• Nurses working in assessment or emergency departments
  • Infection prevention and control nurses
  • Nurses in voluntary roles either working overseas or recently returned from overseas eg roles associated with non-governmental organisations

Ebola Virus Disease information for health professionals

Download the most recently updated documents on Ebola Virus Disease for health professionals from the Ministry of Health below. The updated documents were released in February 2015.

2015-02-04 Ebola virus disease - updated information for health professionals (PDF, 692KB)

Changes to this document include minor updates throughout the document to clarify intent or improve readability, and further clarification of 'Occupational health and blood and body fluid exposure' section (pg 18).

2015-02-04 Ebola virus disease - patient management guideline for primary care (PDF, 289KB)

Changes to this document include minor updates throughout the document to clarify intent or improve readability.

Action organisations can take 

Being prepared for suspected cases of infectious disease is not new and all health care organisations have a responsibility to have policies and procedures in place. However, the uncertainty and anxiety generated by the unknown is good reason to become informed and support others in seeking information.

NZNO is encouraging all health care organisations to take this opportunity to review their preparedness arrangements. This includes ambulance services and other organisations that may be contact points for patients outside of hospitals.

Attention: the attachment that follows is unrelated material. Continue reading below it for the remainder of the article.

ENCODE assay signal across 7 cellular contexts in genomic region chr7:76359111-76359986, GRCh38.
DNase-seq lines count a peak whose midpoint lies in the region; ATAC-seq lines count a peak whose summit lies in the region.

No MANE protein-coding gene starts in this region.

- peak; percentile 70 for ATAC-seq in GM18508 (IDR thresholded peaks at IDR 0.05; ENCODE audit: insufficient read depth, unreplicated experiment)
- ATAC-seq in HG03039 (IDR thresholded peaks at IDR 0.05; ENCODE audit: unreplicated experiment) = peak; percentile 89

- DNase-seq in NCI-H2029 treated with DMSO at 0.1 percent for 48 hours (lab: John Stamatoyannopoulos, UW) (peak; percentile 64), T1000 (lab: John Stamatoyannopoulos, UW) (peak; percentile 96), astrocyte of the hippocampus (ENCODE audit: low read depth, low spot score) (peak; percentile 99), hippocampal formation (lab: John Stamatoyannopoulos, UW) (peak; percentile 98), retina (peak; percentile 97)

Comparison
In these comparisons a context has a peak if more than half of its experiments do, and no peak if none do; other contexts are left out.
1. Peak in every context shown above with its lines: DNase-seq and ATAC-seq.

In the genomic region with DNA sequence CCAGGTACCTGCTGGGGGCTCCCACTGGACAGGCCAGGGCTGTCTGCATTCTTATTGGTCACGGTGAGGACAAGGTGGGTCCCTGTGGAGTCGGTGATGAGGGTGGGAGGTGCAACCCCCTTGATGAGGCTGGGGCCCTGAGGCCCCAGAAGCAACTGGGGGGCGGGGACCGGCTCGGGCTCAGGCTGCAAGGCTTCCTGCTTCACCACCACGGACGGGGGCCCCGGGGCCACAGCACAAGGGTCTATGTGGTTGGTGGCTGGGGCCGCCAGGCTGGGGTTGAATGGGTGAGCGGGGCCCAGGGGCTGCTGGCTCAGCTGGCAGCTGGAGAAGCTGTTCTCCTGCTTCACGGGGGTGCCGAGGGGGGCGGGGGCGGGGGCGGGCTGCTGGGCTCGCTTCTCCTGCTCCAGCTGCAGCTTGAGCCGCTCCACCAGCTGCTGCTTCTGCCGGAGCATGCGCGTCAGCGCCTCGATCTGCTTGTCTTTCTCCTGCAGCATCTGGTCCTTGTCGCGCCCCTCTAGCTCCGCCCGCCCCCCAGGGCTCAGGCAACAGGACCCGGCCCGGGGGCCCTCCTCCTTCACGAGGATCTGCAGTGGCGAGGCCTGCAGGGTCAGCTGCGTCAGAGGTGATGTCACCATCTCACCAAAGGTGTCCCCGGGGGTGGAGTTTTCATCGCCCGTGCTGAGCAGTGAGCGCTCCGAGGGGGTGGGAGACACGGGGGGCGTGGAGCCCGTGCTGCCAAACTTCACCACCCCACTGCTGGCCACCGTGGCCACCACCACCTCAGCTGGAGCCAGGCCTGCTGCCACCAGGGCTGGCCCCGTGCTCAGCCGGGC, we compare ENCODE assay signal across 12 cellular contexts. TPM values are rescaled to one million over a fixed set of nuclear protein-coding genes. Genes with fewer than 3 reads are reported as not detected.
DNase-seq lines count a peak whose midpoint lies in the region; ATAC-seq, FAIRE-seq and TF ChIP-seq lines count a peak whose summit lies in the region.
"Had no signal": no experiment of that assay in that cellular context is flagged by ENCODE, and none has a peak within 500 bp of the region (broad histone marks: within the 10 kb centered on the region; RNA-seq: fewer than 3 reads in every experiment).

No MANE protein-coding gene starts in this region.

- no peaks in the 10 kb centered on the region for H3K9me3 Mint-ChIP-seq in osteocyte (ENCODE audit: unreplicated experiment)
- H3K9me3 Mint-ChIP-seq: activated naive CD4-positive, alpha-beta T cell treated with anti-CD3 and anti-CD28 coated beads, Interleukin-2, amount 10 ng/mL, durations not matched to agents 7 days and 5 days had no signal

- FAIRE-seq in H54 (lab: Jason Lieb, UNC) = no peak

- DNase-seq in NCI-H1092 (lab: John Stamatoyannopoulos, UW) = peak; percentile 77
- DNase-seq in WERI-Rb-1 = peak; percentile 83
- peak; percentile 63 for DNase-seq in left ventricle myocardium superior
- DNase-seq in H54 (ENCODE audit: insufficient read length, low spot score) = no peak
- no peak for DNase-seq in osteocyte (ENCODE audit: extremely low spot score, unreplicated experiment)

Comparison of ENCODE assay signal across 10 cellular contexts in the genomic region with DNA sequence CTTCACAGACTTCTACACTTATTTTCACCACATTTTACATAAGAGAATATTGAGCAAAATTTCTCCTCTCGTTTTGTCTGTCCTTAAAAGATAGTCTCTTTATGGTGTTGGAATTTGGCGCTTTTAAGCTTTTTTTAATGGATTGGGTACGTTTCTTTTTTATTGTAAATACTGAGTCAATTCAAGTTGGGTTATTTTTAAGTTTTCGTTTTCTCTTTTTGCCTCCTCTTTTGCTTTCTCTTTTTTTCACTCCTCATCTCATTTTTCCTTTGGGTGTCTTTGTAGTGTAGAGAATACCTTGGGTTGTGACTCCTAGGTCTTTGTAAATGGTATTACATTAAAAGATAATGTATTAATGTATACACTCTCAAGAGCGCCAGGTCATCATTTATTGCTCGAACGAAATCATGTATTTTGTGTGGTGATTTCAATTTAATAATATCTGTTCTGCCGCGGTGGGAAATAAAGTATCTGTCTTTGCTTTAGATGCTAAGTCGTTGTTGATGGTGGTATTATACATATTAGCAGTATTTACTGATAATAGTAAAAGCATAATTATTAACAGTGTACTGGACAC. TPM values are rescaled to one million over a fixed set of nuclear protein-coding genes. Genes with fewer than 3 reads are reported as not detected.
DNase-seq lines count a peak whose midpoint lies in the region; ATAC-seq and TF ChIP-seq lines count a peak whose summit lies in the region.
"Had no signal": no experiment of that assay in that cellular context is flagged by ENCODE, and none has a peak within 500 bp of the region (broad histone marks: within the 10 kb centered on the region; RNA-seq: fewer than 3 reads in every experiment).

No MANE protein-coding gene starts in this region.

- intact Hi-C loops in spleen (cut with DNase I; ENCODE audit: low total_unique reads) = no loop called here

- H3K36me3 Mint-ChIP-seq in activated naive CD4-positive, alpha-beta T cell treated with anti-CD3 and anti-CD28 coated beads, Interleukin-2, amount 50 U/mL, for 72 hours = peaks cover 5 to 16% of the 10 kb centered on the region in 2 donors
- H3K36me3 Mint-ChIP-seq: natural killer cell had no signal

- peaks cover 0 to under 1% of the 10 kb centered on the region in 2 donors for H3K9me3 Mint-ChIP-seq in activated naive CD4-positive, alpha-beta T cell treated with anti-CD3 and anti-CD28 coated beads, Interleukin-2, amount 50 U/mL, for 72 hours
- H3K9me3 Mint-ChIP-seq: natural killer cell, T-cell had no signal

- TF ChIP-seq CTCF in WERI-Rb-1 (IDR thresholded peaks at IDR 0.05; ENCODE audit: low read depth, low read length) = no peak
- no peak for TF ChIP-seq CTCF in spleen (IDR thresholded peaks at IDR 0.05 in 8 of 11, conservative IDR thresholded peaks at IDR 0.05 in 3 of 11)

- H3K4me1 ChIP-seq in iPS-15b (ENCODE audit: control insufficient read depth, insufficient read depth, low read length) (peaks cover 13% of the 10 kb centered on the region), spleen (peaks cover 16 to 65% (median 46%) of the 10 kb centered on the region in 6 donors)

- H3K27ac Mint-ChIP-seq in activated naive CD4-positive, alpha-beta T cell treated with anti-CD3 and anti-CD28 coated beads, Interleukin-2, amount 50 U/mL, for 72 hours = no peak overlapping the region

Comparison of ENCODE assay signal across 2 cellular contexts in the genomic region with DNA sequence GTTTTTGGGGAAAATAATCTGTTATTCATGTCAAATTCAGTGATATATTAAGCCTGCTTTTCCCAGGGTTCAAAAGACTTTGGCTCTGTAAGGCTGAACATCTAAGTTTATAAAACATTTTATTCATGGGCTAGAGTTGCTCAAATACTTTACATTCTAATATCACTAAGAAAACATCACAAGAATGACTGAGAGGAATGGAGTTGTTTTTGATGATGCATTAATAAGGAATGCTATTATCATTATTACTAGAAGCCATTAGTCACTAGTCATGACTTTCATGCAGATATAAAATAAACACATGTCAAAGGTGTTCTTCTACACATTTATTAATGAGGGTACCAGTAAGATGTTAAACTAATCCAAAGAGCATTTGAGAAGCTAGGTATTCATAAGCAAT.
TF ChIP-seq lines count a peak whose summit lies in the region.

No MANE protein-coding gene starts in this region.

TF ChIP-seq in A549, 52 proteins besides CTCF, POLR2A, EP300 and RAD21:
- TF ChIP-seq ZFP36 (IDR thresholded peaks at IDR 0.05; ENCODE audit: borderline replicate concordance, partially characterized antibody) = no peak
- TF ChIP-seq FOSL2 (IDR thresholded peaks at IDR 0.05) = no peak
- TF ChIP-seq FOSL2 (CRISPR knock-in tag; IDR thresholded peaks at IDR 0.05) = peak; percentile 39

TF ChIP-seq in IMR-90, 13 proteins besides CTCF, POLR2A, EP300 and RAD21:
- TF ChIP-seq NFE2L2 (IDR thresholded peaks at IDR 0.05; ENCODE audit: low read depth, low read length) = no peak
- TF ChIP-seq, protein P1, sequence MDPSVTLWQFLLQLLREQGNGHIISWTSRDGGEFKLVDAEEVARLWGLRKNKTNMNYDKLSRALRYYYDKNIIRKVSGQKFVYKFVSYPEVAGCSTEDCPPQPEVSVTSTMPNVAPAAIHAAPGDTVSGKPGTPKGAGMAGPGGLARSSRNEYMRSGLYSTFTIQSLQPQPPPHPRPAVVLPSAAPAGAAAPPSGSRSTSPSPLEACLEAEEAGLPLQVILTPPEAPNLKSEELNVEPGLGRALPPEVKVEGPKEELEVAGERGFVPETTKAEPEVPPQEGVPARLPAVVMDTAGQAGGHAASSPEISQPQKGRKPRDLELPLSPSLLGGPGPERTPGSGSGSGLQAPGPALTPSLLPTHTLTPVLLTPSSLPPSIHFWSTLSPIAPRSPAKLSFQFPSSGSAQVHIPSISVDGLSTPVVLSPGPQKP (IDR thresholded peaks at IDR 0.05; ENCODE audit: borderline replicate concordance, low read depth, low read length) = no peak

Organisations may wish to consider:

  • Staff knowledge and awareness of existing local infection prevention and control policies for the management of infectious disease and key contact points within and out of hours
  • Availability of protective clothing to effectively and efficiently manage presenting patients – consider the use of a ‘high risk infection grab bag’ or similar in a dedicated place containing all necessary equipment and available 24 hours a day (Note: such a resource supports the management of a number of high risk infections, not just EVD)
  • Ensure staff that are to be involved in the care of any patient presenting with Ebola-like symptoms have been trained in how to put on and take off relevant Personal Protective Equipment (PPE). WHO guidance on PPE is available here.
  • Hand hygiene is essential. See the Health Quality and Safety Commission website for further information on hand hygiene.
  • Consider whether refresher training is required for some staff groups
  • Availability of suitable isolation facilities should they be required

There may be other appropriate action to take, depending on the role and function of your organisation.

Find out more

NZNO Obligations in a Pandemic or Disaster: Summary Guidelines

Ministry of Health web page and associated guidelines

Ministry of Health guidance for people considering travel to Ebola-infected countries

American Nurses Association: Ebola is here - Knowledge, identification, and appropriate infection control are key

World Health Organisation Ebola information and Frequently Asked Questions

Information on Travel Safety

 

Acknowledgements: Royal College of Nurses UK, World Health Organization, New Zealand Ministry of Health, American Nurses Association.